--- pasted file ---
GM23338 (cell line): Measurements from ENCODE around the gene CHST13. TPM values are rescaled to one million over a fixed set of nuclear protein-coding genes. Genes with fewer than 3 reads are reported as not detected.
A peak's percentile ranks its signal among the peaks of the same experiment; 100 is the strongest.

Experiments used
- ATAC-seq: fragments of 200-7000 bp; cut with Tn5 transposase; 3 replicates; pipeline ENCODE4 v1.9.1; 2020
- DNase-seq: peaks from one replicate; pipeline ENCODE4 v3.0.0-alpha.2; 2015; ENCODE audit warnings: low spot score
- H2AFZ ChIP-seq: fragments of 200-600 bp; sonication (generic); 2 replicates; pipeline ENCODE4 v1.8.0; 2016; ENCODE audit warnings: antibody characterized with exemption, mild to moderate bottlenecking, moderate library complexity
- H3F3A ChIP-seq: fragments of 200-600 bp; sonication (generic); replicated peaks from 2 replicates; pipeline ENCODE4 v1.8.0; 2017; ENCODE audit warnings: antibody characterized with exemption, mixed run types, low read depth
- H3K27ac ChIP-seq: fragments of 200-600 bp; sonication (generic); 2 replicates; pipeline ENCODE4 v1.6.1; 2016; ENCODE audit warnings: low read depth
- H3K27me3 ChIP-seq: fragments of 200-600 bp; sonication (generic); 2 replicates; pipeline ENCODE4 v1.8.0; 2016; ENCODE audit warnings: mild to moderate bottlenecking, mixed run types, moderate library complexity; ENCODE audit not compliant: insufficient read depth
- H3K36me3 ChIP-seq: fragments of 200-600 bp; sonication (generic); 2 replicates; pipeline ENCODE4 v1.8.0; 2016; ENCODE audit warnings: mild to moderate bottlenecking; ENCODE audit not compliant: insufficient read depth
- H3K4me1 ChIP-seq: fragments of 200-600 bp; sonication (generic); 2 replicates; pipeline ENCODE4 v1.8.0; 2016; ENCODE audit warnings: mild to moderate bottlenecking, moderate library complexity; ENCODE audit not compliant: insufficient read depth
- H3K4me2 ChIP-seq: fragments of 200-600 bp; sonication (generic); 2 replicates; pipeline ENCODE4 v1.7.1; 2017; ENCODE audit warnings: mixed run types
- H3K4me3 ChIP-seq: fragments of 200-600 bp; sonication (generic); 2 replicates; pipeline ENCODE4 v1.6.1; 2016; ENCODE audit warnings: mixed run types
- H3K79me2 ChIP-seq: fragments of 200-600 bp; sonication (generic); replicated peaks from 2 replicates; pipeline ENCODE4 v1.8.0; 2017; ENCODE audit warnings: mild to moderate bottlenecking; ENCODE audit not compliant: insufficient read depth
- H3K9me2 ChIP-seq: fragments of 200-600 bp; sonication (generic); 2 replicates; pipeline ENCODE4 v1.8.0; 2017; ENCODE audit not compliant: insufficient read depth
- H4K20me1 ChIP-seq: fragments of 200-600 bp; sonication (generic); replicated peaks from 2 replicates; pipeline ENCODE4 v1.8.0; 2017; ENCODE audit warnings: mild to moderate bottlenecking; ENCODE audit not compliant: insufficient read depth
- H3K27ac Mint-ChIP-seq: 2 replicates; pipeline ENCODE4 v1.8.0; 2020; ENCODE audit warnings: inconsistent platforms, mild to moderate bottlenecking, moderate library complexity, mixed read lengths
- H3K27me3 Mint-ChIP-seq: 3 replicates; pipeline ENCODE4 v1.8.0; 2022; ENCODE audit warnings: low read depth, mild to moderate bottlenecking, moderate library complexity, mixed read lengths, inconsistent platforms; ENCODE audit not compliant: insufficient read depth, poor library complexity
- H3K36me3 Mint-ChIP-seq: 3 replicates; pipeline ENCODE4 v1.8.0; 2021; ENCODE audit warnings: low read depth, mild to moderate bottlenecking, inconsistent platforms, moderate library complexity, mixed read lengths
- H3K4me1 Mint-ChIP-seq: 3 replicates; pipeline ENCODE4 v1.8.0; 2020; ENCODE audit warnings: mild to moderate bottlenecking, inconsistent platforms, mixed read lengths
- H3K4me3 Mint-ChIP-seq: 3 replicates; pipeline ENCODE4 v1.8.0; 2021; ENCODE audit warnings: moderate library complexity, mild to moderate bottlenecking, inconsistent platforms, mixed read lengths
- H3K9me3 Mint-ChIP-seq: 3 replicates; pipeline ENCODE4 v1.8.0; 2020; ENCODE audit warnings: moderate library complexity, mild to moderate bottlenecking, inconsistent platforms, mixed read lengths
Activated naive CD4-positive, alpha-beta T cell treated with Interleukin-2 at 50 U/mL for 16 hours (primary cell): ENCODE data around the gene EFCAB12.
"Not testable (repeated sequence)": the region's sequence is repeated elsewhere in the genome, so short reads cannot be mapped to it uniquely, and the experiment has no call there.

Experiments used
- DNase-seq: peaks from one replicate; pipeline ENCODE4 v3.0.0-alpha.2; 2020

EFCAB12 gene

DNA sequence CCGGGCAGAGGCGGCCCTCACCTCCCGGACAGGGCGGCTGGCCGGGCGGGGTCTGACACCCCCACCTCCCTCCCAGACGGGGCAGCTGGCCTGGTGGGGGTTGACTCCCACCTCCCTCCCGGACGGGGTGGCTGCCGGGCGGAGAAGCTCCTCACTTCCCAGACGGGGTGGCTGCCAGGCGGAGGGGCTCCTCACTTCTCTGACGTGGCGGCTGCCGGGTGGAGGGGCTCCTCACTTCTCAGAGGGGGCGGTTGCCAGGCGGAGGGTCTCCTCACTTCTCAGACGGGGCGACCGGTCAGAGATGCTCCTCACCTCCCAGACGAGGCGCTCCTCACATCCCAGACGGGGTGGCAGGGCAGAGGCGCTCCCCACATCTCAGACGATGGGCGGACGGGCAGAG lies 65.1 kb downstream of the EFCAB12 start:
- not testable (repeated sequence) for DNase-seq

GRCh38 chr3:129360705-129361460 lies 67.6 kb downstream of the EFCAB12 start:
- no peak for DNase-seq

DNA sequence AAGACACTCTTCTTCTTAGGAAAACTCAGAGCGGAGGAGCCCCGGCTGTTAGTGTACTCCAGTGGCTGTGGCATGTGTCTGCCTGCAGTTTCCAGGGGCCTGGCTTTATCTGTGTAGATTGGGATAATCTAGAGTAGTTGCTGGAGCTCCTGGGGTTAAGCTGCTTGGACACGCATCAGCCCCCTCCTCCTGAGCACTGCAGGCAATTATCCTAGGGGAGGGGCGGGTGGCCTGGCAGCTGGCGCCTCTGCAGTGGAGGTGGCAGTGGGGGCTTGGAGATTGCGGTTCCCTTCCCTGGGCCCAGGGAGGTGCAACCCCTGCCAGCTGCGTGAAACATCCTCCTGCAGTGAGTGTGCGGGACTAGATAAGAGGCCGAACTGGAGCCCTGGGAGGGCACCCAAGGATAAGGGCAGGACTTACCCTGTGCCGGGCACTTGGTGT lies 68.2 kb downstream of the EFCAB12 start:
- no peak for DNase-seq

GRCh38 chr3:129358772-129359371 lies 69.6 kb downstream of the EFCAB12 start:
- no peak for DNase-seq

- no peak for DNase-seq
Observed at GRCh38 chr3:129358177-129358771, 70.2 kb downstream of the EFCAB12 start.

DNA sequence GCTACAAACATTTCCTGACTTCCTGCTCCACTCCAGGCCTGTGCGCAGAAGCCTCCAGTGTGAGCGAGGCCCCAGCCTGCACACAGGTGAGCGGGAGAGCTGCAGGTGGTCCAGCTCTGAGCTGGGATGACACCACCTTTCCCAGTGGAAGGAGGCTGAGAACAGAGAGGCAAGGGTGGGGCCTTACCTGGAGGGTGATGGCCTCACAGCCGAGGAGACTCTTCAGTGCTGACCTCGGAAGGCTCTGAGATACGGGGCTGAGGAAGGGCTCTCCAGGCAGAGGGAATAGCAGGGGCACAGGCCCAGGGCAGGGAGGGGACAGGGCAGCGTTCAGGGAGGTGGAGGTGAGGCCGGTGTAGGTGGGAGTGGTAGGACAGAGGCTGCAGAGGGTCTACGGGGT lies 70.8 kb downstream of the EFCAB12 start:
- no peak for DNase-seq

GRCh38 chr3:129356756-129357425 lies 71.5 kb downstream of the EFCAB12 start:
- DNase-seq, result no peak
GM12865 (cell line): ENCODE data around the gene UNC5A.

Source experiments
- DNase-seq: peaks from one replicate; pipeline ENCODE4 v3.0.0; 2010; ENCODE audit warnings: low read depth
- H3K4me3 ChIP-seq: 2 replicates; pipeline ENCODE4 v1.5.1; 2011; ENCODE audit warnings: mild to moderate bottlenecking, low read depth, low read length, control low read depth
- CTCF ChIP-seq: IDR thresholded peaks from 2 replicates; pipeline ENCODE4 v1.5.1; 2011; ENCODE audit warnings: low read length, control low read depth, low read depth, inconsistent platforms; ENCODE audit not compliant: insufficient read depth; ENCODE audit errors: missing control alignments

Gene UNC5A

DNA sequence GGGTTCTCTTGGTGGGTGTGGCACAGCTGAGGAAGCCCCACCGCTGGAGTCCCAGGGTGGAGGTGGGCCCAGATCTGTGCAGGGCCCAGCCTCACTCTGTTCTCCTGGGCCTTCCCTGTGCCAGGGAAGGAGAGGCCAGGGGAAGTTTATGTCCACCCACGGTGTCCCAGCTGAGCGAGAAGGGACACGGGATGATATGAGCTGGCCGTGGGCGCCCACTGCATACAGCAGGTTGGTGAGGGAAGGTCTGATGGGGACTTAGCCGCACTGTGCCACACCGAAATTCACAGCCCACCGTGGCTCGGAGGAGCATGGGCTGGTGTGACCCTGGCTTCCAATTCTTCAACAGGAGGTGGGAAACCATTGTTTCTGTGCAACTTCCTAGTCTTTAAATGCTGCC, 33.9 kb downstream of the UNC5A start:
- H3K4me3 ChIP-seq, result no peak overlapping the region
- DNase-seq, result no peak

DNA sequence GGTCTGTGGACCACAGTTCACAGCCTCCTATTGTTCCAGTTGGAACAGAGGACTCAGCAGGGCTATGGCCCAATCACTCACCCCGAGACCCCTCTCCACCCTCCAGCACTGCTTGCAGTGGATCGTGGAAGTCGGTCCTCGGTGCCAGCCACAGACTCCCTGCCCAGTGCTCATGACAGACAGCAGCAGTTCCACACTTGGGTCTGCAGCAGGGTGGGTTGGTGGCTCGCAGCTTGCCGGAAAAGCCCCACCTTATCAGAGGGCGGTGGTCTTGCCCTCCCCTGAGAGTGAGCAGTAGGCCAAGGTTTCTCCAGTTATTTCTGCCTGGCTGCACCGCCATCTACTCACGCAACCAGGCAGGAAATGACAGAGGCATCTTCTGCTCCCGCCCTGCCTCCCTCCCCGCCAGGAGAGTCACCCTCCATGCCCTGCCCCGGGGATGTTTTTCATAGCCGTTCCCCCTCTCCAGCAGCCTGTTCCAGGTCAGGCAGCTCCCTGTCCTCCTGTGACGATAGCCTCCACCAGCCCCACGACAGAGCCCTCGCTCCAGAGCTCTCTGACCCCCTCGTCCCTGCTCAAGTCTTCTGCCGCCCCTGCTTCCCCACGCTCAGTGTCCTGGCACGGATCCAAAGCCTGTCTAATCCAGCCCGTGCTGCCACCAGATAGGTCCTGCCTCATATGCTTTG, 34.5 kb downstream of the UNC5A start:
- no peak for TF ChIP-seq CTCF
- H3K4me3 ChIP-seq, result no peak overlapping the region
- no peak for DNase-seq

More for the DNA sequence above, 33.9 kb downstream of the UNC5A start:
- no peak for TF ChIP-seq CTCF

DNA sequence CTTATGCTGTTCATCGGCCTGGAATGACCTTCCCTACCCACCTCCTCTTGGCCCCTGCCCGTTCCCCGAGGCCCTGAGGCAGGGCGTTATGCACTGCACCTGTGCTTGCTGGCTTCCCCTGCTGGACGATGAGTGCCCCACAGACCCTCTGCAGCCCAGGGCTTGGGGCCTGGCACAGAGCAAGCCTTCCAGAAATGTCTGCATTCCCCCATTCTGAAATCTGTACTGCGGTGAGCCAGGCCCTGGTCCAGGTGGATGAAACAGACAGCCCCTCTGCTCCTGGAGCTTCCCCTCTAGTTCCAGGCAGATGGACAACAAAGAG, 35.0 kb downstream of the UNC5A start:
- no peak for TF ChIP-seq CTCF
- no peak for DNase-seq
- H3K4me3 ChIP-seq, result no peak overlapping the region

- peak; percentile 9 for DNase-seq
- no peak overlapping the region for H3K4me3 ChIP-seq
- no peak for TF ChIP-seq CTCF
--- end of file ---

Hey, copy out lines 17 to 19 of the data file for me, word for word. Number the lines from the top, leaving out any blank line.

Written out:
- H3K27ac Mint-ChIP-seq: 2 replicates; pipeline ENCODE4 v1.8.0; 2020; ENCODE audit warnings: inconsistent platforms, mild to moderate bottlenecking, moderate library complexity, mixed read lengths
- H3K27me3 Mint-ChIP-seq: 3 replicates; pipeline ENCODE4 v1.8.0; 2022; ENCODE audit warnings: low read depth, mild to moderate bottlenecking, moderate library complexity, mixed read lengths, inconsistent platforms; ENCODE audit not compliant: insufficient read depth, poor library complexity
- H3K36me3 Mint-ChIP-seq: 3 replicates; pipeline ENCODE4 v1.8.0; 2021; ENCODE audit warnings: low read depth, mild to moderate bottlenecking, inconsistent platforms, moderate library complexity, mixed read lengths